Take the 2-minute tour ×
Stack Overflow is a question and answer site for professional and enthusiast programmers. It's 100% free, no registration required.

Well I need to implement the comments feature on a custom coded social networking website. The comments need to be implemented on various pages like videos, pictures, albums etc etc similar to facebook.

What would be the best practice for implementing this ?

Making one global comments table with fields like this, and grab comments based on their comment type on required page.

commentid int(10)
userid int(10)
comment_type ENUM('video','picture')
comment varchat(200)
parent int(10)

or making separate tables for each comment?

share|improve this question

1 Answer 1

up vote 5 down vote accepted

I wouldn't do it that way. I would use subtyping on the other side.

  • Create a parent table called (for example) Content;
  • Video, Picture, Album, etc are child entities of Content;
  • Comment has a foreign key of Content ID.

There are three basic schemes for implementing subtyping:

  1. Create a separate table for each subtype;
  2. Create a table called Content with subordinate tables Video, Album, etc with a foreign key of Conent ID. The Content table also has a Content Type field to indicate what table relates to that record; or
  3. Put everything into a table called Content that has a bunch of optional (nullable) columns to cover the subtypes. This is most appropriate when there is little to no difference in the columns required to store subtype-specific information.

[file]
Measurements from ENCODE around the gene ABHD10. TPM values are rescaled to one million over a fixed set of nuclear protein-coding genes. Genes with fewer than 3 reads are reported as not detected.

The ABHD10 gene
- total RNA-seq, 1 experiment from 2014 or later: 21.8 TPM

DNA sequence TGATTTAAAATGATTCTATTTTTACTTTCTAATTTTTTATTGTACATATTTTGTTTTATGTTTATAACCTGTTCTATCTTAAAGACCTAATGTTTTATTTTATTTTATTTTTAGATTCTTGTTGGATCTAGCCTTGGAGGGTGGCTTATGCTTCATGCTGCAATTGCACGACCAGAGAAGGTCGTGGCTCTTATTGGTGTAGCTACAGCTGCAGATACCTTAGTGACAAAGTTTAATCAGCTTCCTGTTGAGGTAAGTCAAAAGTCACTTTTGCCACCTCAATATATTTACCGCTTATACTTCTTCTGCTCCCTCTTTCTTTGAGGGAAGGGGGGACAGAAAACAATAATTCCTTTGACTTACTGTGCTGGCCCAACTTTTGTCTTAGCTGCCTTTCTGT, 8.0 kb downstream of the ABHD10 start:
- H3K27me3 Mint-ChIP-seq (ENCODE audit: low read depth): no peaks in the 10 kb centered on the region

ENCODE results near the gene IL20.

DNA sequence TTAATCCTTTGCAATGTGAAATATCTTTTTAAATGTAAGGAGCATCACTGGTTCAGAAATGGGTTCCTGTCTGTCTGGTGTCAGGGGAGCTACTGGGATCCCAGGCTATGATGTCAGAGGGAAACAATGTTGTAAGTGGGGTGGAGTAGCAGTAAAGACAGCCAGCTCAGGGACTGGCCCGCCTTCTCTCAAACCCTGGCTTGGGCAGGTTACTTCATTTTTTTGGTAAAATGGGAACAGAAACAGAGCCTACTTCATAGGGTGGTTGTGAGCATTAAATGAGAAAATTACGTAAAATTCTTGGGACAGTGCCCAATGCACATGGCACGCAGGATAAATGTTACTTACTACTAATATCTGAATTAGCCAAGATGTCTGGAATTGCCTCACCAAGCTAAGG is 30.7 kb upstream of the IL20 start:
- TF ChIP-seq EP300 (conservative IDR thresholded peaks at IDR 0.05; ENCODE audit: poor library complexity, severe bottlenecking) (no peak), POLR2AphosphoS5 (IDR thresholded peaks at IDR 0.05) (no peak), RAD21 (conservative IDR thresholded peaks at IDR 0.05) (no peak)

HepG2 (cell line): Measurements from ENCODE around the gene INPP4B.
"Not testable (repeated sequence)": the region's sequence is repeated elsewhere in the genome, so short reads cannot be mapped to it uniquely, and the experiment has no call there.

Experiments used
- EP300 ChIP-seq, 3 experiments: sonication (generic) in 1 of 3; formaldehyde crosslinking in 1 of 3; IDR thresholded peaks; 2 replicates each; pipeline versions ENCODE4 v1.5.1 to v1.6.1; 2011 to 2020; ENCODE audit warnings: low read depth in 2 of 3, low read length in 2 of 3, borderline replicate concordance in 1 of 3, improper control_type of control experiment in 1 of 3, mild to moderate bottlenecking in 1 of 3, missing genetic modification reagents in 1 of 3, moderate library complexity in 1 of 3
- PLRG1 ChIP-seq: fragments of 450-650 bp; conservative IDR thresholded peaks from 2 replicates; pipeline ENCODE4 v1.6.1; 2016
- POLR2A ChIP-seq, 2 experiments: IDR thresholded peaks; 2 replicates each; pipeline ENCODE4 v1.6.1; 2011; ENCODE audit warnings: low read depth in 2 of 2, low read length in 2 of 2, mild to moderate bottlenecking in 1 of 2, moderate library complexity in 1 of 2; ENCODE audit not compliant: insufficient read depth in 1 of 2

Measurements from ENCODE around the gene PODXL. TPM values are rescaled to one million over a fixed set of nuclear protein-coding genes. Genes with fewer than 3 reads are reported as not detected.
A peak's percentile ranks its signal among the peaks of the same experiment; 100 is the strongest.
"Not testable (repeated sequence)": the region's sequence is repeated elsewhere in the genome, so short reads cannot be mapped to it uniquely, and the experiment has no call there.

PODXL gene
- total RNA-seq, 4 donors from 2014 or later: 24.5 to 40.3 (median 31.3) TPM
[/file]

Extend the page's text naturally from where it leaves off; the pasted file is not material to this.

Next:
If you relate Comment back to a table of Video or Album you have what's called an exclusive arc. This isn't recommended practice for data modelling.

Edit: for example:

  • User (id, username, given names, surname, email address)
  • Content (id, content_type, submitter_id, submitted_date);
  • Image (id, url, height, width);
  • Video (id, url, format, height, width, length);
  • Album (id, name);
  • Album Photos (id, album_id, photo_id);
  • Comment (id, author_id, comment_date, comment, content_id);

Some notes:

  • submitter_id and author_id are foreign keys for User.id;
  • Image.id, Video.id and Album.id are all foreign keys for Content.id;
  • Content.content_type is one of "Image", "Video" or "Album";
  • An Album consists of one of more Photos that are stored in Image;
  • The join table Album Photos links albums to Images (many-to-many relationship);

Hope that clears it up.

share|improve this answer
1  
This is the practice of first normal form. Great post! –  Jacob Relkin Dec 6 '09 at 4:50
    
what happens if we omit the Album Photos and add a field like image.albumid which defaults to users default album id? –  Atif Mohammed Ameenuddin Dec 6 '09 at 4:51
    
Putting album id in image limits that image to being in one album only. Is that what you want? –  cletus Dec 6 '09 at 4:52
    
ahhh great.. I got it.. Thanks a lot :) –  Atif Mohammed Ameenuddin Dec 6 '09 at 4:54

Your Answer

 
discard

By posting your answer, you agree to the privacy policy and terms of service.

Not the answer you're looking for? Browse other questions tagged or ask your own question.